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A federal government database of doctors who provide medication-assisted treatment for opioid use disorder is rife with inaccurate information, making it difficult for people seeking help to schedule appointments, shows new research in the Journal of Psychiatric Practice.
This collection of research has been updated since it was originally posted in November 2018.
As baby boomers age, the demands placed on the country’s health care system are increasing. That includes the home health care industry, which is undergoing changes to accommodate a growing senior population.
Obtaining mental health care can be difficult even for people who are covered by health insurance. Patients regularly deal with hurdles such as incorrect phone numbers for providers’ offices, insurers’ prior authorization requirements, month-long delays in scheduling appointments and psychiatrists who refuse to accept insurance at all, according to a series of studies by J. Wesley Boyd and colleagues at the Cambridge Health Alliance.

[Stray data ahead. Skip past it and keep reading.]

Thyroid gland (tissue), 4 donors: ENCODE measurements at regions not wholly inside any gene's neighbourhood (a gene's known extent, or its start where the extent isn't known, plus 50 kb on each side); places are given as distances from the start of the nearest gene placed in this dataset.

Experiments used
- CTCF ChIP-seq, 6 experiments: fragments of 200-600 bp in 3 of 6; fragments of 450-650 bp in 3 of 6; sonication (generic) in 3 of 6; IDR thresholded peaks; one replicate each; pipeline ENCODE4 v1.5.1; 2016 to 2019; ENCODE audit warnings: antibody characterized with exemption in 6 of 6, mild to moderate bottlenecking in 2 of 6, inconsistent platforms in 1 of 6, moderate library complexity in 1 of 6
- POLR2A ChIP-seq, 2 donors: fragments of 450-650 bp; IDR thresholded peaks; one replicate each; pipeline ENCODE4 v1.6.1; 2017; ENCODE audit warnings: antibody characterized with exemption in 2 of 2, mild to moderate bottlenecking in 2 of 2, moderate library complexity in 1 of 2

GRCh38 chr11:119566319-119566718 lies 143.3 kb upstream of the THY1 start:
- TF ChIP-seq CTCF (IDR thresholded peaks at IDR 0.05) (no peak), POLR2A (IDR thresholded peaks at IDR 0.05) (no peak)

Two new studies demonstrate a link between Medicaid expansion and positive health outcomes, adding quantitative evidence to inform the nation’s ongoing debate about health insurance coverage.
About one-quarter of adults living in rural parts of the U.S. were not able to get health care when they needed it during the past few years, despite having health insurance, according to new findings from a national survey made public on Tuesday.